Welcome to MJ Hudson’s monthly On Target, where you’ll find useful tips and insights to ease you through your M&A transactions.
This month we focus on non-compete covenants in management employment agreements and the common pitfalls associated with them.
A key focus in a buyer’s legal due diligence for the acquisition of a business will be the review of the employment (aka service) agreements of the target’s key directors and managers.
A buyer will want to ensure that, if a manager leaves the business, the relevant agreement prohibits that individual from, among other things, competing with the target’s business, unfairly dealing with its suppliers and customers, and poaching its employees. The relevant provisions – ‘restrictive covenants’ – apply for a defined period after the individual ceases to be employed in the business. If the existing restrictive covenants are inadequate, a buyer should seek to agree new agreements, or amendments to the old service agreements, with effect from completion.
Of these restrictive covenants, the non-compete provision (which is the focus of this article) is often seen as the most critical. However it is also the most restrictive for the employee, and so may prove the most difficult to enforce.
The starting point in the UK is that restrictive covenants are void as a matter of public policy because they amount to a restraint of trade. It follows that, for these covenants to be enforceable, they must go no further than is reasonably necessary to protect the relevant business’s legitimate interests.
Key drafting factors that will shape whether such a covenant is enforceable include:
An English court will generally not rewrite a restrictive covenant (or contract generally) because that would involve imposing its own view of the appropriate commercial terms on the parties. An English court might be willing to strike out some aspects of the covenant if doing so would not affect the operation or effectiveness of other provisions (what is known as the “blue pencil” test), and if such striking out is anticipated or even intended by the parties.
In order to encourage a court to do this, a “severability” clause is often included, stating that any part of the restrictive covenant that is found to be void should fall away without impact on the remaining provisions. Alternatively, the severability clause might suggest that the offending aspects should be considered as automatically amended in whatever way would make them enforceable. While this is clearly less drastic than striking out, it also requires significant court intervention which might not be forthcoming (see comment above).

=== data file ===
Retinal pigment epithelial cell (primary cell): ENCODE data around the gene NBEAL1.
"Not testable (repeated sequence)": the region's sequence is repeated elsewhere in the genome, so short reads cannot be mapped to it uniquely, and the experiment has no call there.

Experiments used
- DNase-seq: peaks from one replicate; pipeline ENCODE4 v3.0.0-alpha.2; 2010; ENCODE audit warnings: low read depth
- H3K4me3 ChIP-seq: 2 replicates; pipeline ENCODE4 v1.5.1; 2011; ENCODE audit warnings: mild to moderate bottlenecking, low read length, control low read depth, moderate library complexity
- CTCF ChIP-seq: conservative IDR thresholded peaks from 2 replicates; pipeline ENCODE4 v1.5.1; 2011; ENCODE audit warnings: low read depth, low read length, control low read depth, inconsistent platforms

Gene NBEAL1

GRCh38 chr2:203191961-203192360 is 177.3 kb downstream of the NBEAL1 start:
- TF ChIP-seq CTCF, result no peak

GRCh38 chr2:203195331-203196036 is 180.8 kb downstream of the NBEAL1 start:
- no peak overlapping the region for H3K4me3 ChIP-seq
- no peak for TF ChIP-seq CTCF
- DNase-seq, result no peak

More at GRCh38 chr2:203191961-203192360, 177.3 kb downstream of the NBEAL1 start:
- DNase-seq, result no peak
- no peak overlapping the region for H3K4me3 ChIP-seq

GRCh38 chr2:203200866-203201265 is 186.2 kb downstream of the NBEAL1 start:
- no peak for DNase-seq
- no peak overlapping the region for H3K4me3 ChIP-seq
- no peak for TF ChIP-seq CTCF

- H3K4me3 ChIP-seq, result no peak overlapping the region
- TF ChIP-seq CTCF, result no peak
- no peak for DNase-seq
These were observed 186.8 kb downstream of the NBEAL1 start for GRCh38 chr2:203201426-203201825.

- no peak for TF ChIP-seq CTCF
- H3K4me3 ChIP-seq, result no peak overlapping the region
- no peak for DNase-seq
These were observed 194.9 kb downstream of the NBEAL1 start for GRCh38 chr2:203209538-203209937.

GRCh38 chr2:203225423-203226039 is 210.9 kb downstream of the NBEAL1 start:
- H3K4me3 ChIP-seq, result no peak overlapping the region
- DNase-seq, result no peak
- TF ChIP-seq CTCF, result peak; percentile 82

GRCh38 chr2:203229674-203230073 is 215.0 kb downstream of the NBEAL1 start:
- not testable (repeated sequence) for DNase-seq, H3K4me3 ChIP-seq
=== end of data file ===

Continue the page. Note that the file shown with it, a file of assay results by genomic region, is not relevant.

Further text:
As a result it is best to focus on drafting your non-compete in a way that is enforceable from day 1.
Yes, the same factors will apply, but the courts have typically tolerated a greater level of restriction. This is because, unlike agreements between an employee and employer, SPAs and shareholders’ agreements are typically bespoke and negotiated commercial agreements between parties of more equal bargaining power, and are just one part of a larger bargain for which the individual is being paid, compensated or offered a valuable opportunity (such as share ownership). As a result the scope and period of the covenants are often between six months and three years, however where this type of restriction starts from some undefined future date (i.e. the date on which an individual ceases to be a shareholder) they may still be considered to go beyond what is reasonably necessary to protect the Company’s legitimate business interests.
With special thanks to Sophie White, Partner at Abbiss Cadres LLP who provided expert employment law input for this article. Abbiss Cadres is a professional services firm providing employment, pensions, incentives and immigration law, tax advice, people consulting and communications services.
Is this brief too brief? Want to know more about restrictive covenants in employment agreements? (of course you do) Expert legal advice is on hand from MJ Hudson’s M&A team. Just contact any of the On Target team (details below) or your usual MJ Hudson M&A contact, and we’ll gladly help.
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MJ Hudson’s M&A and Private Equity transactions team acted as English legal counsel to Cognovia Capital on its disposal of Interlock Medizintechnik GmbH to Water Street Healthcare Partners. MJ Hudson previously advised Cognovia Capital on the acquisition of Clinipak Limited, the UK arm of Interlock.
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